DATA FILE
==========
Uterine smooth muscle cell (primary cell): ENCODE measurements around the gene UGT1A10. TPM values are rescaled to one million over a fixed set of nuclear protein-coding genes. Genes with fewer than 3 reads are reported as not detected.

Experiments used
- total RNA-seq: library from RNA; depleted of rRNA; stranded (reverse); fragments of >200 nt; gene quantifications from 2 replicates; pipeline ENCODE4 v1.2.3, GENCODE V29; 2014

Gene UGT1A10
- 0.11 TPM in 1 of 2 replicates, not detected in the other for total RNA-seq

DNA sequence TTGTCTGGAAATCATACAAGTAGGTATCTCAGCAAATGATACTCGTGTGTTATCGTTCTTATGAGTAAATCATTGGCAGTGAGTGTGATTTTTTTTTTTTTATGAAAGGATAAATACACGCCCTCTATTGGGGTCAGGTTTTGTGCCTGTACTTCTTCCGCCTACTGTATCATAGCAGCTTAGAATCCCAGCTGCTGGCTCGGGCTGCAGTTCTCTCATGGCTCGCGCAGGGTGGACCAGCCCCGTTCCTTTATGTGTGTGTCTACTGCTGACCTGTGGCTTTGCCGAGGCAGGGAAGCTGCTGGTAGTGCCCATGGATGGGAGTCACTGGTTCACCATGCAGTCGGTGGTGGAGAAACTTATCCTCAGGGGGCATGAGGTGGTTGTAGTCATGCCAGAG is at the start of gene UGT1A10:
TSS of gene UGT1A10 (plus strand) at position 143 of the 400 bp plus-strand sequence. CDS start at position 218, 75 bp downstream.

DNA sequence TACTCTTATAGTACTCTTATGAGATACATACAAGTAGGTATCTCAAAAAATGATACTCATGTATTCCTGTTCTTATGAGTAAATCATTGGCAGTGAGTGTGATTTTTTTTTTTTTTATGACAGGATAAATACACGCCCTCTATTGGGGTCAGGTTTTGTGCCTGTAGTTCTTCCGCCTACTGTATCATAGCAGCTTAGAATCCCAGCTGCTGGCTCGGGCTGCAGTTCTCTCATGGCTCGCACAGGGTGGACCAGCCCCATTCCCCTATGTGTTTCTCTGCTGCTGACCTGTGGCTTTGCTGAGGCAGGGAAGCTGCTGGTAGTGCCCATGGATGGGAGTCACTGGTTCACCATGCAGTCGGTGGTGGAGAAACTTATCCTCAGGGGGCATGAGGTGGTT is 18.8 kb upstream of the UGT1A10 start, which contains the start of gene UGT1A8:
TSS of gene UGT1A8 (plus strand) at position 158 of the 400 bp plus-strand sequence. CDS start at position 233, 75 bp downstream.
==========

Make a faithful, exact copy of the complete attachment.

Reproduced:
Uterine smooth muscle cell (primary cell): ENCODE measurements around the gene UGT1A10. TPM values are rescaled to one million over a fixed set of nuclear protein-coding genes. Genes with fewer than 3 reads are reported as not detected.

Experiments used
- total RNA-seq: library from RNA; depleted of rRNA; stranded (reverse); fragments of >200 nt; gene quantifications from 2 replicates; pipeline ENCODE4 v1.2.3, GENCODE V29; 2014

Gene UGT1A10
- 0.11 TPM in 1 of 2 replicates, not detected in the other for total RNA-seq

DNA sequence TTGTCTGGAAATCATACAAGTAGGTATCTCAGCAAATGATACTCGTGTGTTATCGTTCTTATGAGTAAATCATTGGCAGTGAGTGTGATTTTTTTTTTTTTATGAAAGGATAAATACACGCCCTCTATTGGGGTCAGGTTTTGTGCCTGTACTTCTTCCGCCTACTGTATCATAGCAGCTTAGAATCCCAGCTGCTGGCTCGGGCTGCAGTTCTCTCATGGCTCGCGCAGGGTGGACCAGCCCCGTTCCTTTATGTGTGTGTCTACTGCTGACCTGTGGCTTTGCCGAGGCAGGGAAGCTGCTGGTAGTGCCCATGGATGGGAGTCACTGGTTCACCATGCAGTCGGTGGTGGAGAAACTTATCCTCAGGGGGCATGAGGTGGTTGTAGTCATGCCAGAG is at the start of gene UGT1A10:
TSS of gene UGT1A10 (plus strand) at position 143 of the 400 bp plus-strand sequence. CDS start at position 218, 75 bp downstream.

DNA sequence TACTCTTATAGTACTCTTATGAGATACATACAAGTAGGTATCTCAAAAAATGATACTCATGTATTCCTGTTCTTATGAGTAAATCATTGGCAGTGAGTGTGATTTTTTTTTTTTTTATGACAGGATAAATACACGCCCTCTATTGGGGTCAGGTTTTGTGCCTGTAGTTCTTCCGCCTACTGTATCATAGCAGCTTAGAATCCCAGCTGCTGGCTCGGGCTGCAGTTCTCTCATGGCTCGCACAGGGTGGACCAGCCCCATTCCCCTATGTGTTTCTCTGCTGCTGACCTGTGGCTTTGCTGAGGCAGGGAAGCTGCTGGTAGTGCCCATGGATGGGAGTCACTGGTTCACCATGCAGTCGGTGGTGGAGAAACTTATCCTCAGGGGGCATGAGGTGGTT is 18.8 kb upstream of the UGT1A10 start, which contains the start of gene UGT1A8:
TSS of gene UGT1A8 (plus strand) at position 158 of the 400 bp plus-strand sequence. CDS start at position 233, 75 bp downstream.